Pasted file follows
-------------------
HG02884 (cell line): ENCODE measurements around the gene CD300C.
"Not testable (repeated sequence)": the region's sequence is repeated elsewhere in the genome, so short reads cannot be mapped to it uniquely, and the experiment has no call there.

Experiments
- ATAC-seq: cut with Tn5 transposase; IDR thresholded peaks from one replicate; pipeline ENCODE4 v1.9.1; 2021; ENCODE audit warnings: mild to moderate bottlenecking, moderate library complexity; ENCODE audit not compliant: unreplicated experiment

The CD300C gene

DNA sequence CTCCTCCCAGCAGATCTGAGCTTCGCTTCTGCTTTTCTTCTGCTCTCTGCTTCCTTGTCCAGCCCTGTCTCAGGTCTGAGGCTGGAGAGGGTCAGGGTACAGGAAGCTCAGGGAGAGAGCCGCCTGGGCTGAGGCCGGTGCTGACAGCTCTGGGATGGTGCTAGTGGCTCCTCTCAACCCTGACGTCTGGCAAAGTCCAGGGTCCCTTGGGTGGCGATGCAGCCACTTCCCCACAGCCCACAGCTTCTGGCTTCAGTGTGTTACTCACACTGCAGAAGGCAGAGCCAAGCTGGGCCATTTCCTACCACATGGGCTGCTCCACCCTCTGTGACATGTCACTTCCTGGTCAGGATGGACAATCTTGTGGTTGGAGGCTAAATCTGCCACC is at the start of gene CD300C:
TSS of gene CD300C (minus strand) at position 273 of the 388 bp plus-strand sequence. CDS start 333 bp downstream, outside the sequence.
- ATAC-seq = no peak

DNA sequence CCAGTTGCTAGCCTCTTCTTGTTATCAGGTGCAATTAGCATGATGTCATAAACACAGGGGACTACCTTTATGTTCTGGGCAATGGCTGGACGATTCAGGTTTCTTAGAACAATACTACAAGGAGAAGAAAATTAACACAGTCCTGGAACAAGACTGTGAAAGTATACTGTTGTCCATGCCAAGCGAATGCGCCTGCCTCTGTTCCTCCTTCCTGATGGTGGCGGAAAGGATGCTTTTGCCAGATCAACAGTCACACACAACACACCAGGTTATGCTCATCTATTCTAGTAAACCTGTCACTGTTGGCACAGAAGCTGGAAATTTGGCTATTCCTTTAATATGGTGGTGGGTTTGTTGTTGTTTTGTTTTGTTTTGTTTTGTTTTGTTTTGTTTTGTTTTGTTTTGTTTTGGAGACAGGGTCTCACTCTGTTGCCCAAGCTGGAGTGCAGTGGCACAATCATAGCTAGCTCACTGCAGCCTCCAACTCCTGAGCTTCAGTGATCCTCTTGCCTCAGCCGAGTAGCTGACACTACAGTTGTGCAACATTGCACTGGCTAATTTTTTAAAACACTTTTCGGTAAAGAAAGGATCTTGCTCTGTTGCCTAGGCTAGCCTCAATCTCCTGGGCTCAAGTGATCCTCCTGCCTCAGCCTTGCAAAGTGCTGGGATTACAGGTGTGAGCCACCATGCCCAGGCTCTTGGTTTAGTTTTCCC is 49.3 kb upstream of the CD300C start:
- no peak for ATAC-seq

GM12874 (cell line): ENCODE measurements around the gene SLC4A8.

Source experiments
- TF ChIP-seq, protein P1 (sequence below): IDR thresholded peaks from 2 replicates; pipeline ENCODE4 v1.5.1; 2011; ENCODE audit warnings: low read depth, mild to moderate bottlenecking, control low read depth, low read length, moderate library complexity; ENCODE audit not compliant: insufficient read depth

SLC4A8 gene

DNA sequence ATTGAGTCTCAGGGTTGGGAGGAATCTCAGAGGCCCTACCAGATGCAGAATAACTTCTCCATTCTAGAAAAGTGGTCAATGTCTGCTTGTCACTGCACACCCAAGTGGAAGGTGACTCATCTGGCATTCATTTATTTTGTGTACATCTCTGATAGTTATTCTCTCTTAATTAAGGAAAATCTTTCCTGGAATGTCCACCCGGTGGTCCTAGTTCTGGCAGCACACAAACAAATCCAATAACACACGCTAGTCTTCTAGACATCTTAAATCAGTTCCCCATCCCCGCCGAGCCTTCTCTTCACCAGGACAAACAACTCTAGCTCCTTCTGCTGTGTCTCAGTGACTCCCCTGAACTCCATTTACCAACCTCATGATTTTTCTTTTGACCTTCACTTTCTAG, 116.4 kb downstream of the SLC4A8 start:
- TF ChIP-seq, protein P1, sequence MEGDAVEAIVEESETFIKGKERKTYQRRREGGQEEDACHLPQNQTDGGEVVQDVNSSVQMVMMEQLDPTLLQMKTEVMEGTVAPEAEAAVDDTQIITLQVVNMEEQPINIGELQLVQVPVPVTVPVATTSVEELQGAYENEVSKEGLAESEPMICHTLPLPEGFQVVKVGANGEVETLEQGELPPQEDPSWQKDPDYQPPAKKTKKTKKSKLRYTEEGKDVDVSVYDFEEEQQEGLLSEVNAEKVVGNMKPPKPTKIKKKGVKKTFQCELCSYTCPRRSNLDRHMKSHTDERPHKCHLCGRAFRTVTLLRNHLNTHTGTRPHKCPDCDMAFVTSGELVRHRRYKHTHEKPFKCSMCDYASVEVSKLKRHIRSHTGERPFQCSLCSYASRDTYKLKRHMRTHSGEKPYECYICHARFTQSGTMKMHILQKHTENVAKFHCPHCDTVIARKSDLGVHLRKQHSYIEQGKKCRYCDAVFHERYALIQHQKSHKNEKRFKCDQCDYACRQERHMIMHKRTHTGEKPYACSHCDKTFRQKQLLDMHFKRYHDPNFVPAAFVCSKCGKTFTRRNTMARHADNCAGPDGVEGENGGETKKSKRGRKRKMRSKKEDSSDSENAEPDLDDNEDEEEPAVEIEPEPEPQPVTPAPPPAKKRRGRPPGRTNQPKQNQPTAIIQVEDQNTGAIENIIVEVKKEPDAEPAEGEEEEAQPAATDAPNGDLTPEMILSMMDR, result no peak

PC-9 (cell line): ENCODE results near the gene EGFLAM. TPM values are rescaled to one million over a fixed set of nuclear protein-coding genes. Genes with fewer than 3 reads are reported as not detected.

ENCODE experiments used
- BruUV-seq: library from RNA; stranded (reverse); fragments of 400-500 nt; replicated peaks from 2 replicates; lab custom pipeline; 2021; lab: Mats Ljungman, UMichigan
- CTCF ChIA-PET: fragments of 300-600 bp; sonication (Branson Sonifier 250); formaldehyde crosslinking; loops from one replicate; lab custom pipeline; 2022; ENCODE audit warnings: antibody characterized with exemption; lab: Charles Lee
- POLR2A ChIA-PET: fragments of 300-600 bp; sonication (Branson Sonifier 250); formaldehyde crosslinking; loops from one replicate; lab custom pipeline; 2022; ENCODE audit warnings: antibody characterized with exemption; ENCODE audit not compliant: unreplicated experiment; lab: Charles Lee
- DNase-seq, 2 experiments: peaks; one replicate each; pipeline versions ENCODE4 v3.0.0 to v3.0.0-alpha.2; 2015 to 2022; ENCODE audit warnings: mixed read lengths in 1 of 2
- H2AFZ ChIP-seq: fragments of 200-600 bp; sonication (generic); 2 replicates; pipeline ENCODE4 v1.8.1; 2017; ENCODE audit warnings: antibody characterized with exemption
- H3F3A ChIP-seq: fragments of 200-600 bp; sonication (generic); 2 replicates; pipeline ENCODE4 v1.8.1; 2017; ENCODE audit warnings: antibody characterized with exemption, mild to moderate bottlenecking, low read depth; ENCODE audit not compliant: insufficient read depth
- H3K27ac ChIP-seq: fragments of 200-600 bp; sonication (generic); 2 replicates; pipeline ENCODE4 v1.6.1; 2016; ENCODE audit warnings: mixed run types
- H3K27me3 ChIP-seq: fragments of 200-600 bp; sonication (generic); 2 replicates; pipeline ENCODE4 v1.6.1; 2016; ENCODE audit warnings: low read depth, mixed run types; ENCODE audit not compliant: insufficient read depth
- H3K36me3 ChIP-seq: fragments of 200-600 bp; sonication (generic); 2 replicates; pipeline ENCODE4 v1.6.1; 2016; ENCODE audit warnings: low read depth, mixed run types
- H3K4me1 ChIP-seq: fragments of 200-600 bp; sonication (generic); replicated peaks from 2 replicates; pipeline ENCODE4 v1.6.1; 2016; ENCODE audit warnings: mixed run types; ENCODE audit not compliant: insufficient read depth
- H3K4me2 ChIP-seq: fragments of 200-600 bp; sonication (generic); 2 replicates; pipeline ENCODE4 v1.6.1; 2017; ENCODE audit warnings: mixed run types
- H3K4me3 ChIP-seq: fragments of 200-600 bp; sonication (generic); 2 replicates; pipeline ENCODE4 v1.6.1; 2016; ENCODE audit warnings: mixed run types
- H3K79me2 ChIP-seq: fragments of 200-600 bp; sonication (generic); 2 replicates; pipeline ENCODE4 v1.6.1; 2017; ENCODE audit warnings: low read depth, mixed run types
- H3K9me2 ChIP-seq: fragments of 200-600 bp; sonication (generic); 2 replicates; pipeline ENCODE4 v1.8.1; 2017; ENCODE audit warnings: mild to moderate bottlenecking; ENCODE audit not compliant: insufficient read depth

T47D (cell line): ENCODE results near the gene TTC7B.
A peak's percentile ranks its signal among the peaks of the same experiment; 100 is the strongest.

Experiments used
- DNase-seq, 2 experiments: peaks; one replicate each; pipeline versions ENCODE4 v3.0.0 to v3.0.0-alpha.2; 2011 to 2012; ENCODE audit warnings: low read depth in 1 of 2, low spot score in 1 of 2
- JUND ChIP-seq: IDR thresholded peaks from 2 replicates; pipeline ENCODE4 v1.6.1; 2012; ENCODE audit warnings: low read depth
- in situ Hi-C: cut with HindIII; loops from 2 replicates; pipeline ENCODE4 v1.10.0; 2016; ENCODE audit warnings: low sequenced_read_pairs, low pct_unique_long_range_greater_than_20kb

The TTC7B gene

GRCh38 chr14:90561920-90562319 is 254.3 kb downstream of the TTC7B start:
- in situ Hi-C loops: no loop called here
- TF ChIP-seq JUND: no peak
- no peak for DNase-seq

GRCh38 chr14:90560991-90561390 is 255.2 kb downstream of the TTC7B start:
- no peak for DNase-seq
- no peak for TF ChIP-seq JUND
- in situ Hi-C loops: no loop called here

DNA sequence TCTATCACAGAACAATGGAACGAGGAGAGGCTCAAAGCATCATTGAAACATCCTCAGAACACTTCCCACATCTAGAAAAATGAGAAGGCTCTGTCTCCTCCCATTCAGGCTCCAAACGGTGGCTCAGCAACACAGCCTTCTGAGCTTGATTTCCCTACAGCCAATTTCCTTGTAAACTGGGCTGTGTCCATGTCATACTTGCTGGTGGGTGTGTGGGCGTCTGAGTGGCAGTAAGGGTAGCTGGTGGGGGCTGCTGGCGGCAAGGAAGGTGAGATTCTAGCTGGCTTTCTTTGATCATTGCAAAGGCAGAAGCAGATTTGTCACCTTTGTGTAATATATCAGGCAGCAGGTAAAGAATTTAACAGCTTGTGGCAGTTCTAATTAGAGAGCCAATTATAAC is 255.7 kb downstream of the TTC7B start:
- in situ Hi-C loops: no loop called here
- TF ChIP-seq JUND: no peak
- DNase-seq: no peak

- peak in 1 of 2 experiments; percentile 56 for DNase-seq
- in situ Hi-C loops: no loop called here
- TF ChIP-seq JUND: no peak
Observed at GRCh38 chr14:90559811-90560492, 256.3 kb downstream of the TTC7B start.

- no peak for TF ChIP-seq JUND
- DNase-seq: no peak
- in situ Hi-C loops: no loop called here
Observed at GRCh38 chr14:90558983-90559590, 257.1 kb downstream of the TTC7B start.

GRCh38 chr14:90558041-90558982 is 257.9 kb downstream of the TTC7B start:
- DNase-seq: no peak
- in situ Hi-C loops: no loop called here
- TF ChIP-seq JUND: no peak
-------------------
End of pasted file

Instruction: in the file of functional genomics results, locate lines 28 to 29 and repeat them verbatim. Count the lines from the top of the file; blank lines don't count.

- H3K4me1 ChIP-seq: fragments of 200-600 bp; sonication (generic); replicated peaks from 2 replicates; pipeline ENCODE4 v1.6.1; 2016; ENCODE audit warnings: mixed run types; ENCODE audit not compliant: insufficient read depth
- H3K4me2 ChIP-seq: fragments of 200-600 bp; sonication (generic); 2 replicates; pipeline ENCODE4 v1.6.1; 2017; ENCODE audit warnings: mixed run types